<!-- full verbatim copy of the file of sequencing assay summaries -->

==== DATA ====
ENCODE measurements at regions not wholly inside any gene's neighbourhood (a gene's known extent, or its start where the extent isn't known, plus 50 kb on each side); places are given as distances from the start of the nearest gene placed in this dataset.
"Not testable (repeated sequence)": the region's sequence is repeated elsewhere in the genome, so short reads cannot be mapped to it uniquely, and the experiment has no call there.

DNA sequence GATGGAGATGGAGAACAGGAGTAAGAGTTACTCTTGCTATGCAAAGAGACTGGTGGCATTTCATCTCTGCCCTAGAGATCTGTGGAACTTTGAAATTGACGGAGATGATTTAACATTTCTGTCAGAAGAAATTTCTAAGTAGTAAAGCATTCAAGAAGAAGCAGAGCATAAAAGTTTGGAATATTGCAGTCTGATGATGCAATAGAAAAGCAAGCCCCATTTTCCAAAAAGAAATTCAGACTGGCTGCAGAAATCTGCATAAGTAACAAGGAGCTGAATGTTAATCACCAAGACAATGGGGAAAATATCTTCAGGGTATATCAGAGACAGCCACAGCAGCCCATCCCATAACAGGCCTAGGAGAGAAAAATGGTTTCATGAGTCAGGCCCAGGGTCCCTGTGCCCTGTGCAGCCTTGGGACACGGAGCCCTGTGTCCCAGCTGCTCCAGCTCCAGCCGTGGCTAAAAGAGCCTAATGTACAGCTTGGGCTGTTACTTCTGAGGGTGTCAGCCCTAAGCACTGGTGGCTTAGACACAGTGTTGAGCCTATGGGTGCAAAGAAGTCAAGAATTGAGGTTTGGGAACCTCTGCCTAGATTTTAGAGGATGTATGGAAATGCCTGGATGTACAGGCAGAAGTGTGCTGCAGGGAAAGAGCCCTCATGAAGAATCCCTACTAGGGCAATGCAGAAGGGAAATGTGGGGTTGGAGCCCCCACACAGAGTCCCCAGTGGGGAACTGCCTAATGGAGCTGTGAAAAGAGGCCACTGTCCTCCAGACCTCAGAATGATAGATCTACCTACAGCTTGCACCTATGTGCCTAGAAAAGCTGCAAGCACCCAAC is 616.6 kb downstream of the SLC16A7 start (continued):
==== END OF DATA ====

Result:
ENCODE measurements at regions not wholly inside any gene's neighbourhood (a gene's known extent, or its start where the extent isn't known, plus 50 kb on each side); places are given as distances from the start of the nearest gene placed in this dataset.
"Not testable (repeated sequence)": the region's sequence is repeated elsewhere in the genome, so short reads cannot be mapped to it uniquely, and the experiment has no call there.

DNA sequence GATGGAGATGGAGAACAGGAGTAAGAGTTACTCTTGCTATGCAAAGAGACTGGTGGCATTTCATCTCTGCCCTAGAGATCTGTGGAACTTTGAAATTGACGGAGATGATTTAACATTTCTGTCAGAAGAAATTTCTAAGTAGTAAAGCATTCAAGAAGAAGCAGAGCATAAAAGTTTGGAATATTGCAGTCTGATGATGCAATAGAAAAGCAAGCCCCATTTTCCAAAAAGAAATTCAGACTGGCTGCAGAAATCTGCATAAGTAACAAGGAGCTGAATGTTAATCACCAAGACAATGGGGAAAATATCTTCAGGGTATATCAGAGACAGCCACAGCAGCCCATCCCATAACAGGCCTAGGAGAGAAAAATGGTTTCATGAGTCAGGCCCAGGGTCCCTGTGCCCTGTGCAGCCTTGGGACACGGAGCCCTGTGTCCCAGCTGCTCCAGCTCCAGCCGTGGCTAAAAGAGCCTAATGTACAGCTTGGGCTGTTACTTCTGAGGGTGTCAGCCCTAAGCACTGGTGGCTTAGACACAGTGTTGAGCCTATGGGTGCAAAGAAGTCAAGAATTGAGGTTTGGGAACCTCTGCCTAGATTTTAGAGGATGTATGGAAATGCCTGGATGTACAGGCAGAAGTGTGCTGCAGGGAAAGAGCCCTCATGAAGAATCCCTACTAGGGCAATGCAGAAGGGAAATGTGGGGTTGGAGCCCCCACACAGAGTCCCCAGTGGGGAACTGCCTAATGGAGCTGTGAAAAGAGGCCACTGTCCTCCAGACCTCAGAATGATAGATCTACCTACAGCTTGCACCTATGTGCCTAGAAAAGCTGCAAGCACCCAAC is 616.6 kb downstream of the SLC16A7 start (continued):